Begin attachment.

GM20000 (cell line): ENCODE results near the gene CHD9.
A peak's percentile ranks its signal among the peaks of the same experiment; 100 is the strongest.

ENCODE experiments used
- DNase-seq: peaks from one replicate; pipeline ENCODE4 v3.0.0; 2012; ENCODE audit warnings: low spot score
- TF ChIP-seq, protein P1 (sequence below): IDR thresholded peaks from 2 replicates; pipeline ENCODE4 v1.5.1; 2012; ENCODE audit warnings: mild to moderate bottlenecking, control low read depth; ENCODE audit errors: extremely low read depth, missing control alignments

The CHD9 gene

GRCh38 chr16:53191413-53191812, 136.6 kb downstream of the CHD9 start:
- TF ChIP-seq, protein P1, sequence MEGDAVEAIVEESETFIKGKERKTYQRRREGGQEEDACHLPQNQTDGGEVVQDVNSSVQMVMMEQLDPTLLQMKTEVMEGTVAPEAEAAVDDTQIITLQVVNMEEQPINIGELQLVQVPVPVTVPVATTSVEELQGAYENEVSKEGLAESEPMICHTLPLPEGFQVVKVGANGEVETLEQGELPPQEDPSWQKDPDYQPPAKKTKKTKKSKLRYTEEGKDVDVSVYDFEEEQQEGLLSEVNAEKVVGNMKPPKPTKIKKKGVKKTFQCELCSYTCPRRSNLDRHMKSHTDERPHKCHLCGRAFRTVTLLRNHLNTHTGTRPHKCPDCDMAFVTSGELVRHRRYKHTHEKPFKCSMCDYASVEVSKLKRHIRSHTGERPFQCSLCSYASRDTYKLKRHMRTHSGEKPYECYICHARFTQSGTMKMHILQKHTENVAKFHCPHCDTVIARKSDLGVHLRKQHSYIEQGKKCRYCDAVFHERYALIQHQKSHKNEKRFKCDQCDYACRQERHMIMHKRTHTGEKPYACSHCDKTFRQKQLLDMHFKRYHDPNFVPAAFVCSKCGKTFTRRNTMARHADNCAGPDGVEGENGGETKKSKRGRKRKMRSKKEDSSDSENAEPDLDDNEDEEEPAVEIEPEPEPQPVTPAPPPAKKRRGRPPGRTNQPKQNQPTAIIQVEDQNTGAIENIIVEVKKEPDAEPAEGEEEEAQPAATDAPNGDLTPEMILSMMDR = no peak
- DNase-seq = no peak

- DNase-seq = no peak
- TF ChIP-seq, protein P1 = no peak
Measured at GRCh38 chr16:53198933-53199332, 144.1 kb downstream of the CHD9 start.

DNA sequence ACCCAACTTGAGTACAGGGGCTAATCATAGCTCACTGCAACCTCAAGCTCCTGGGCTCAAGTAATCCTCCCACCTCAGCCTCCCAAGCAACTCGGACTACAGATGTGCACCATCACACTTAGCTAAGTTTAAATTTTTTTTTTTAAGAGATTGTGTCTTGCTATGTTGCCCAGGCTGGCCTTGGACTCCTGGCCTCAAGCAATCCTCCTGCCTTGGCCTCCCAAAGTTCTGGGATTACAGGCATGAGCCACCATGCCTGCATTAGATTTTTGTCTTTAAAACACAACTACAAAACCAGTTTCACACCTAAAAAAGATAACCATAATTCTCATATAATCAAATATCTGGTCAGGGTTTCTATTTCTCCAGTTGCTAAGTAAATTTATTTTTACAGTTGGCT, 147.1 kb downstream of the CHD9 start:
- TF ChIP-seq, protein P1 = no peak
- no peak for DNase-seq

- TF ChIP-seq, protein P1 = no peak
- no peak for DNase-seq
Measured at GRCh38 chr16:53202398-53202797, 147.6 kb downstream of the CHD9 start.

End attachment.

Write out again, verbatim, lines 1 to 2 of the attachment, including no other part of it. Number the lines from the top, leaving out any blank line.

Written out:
GM20000 (cell line): ENCODE results near the gene CHD9.
A peak's percentile ranks its signal among the peaks of the same experiment; 100 is the strongest.